UK Newspapers And Their ‘Dirty Little Secret’

A follow-up to yesterday’s piece on the most recent ABCe traffic numbers. In figures released for August, there was a uniform trend downward. On one level it can be explained away by a summertime dip, but I remain sceptical.

Now the people over at paidContent have provided another useful graph which seems to indicate that the big traffic growth of the last few years may be tailing off.

As they point out:

Save for June’s blip, news site traffic has been largely at a standstill since the New Year.

According to their own analysis, Mail Online, Guardian.co.uk, Telegraph.co.uk, Sun Online, Times Online, Mirror Group and Independent.co.uk combined only have 469,517 more users now than they did in January.

Not terrible, but not stellar.

Perhaps a traffic standstill is coming with the plateauing of broadband take-up?

Could this be online newspapers’ “dirty little secret”, they ask. In a month, we should know.

Related:
 – Why UK Newspapers Miss The Beijing Bump

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links for 2009-09-25

Why UK Newspapers Miss The Beijing Bump

A brief glance at the graph below shows alarming commonality among the performance of UK newspapers online – decline.

The people at Journalism.co.uk collate the Audit Bureau of Circulation’s monthly ABCe traffic data to offer this useful trend line.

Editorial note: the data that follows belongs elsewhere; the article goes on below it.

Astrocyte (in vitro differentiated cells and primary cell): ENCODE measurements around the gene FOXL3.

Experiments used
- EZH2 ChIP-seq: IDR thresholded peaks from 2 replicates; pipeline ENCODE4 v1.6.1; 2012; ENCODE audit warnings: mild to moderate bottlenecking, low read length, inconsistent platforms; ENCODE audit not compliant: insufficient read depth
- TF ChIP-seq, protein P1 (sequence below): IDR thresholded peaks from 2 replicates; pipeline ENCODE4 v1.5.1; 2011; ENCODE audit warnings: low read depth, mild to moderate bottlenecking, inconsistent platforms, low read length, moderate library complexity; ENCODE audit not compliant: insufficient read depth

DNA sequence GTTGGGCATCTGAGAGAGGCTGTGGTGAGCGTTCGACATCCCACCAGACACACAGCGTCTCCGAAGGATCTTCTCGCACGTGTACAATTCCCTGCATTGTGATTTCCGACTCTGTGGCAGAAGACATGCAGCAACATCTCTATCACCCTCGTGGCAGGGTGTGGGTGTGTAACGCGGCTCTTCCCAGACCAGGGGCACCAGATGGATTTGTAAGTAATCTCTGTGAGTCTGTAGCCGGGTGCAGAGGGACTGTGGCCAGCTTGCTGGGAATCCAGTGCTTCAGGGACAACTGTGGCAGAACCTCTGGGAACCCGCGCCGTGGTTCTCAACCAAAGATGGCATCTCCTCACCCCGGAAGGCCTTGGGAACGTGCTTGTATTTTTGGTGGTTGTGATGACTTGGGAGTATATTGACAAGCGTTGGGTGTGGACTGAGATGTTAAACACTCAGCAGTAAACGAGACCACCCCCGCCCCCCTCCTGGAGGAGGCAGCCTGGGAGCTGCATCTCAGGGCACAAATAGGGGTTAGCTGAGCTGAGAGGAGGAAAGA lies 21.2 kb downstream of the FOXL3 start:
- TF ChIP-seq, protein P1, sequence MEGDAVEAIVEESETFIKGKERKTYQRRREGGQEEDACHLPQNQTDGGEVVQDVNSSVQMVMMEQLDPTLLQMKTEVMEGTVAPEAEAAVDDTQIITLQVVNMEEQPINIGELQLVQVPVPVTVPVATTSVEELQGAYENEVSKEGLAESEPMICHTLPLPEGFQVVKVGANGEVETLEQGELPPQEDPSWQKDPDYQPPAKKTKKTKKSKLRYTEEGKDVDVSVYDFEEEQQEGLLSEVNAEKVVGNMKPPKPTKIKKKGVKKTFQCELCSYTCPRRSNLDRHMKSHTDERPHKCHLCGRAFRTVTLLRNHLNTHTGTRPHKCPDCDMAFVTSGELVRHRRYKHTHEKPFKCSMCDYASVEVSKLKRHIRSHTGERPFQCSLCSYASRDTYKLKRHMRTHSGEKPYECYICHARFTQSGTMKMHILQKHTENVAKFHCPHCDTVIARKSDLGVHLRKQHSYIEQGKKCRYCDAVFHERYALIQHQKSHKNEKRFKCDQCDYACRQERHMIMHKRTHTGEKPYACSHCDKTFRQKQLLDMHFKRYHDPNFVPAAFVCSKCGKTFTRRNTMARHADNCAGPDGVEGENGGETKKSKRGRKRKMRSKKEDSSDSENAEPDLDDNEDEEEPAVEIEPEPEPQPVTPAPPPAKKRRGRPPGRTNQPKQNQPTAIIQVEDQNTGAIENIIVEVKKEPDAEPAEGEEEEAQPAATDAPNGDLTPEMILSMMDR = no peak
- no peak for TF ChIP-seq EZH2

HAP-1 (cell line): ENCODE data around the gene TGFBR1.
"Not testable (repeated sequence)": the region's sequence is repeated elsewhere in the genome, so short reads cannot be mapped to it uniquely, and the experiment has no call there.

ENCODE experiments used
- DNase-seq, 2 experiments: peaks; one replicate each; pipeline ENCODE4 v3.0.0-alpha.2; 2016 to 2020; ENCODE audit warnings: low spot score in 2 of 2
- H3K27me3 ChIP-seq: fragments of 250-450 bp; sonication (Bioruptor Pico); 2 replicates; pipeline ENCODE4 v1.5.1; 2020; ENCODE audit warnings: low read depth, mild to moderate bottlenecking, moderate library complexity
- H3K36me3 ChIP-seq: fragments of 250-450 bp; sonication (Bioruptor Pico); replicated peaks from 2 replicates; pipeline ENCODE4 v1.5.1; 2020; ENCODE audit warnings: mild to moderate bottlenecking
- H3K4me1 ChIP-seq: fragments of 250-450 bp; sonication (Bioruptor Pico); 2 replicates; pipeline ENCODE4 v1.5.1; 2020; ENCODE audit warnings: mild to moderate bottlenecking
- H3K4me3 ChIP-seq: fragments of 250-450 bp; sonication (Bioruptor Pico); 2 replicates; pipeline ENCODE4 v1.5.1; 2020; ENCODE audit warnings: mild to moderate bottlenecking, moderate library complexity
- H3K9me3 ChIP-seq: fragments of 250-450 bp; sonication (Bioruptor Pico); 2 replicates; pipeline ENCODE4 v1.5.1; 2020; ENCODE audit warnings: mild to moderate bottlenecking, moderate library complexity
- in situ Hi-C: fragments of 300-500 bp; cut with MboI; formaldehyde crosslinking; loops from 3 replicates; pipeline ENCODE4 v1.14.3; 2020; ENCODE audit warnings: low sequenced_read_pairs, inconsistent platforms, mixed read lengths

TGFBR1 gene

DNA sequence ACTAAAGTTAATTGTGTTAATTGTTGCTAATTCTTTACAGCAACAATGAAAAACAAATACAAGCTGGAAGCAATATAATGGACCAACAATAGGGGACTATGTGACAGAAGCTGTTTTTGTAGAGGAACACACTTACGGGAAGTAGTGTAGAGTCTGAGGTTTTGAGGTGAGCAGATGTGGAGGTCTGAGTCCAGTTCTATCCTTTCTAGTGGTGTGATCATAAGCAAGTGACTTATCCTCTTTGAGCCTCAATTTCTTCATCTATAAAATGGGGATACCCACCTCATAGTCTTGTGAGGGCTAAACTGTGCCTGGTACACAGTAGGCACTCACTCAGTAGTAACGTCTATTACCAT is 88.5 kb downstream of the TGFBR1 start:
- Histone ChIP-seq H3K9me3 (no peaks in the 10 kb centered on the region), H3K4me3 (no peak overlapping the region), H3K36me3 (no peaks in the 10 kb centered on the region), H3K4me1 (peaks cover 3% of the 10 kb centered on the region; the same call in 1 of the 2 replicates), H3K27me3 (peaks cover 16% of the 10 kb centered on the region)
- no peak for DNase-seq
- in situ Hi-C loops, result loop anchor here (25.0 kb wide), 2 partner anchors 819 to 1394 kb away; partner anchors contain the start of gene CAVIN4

uk-newspaper-abce-journalism-co-uk

One plausible explanation is that audiences always fall during August when much of the country disappears on holiday at some point in the month. It manifests itself in a number of ways in print – trade publications often drop an issue or two while hard news gives way to the silly season inside the nationals.

But I’m not sure the silly season effect has ever been fully proven online. Anecdotally, all the web titles I’ve been involved in have seen traffic hold up well over the summer.

Unfortunately, a direct comparison with 2008 doesn’t shed much light.

Thirteen months ago most digital papers were enjoying a Beijing bump. The Olympic Games – coupled with a war in Georgia that made the season anything but silly – were at the heart of some pretty impressive month-to-month increases.

Most notable were the Guardian (unique users up 12%) and the Telegraph (up 18% and through the 20 million barrier for the first time). Intriguingly, the Mail Online – the clear king of the web in 2009 – suffered a 7% decline.

No such worry a year on, especially with headlines like this.

Is This The Ultimate Daily Mail Headline?

The headline below doesn’t come from one of those Daily Mail headline random generators. Rather it featured in the real paper earlier this week. The online version, meanwhile, is true to the print original down to the upcapped “HAVE” .

It’s such a perfect example of its form that it is causing waves on the other side of the Atlantic. Cory Doctrow of the crazily popular Boing Boing (tagline: A Directory of Wonderful Things) is responsible for the rather blurry image below.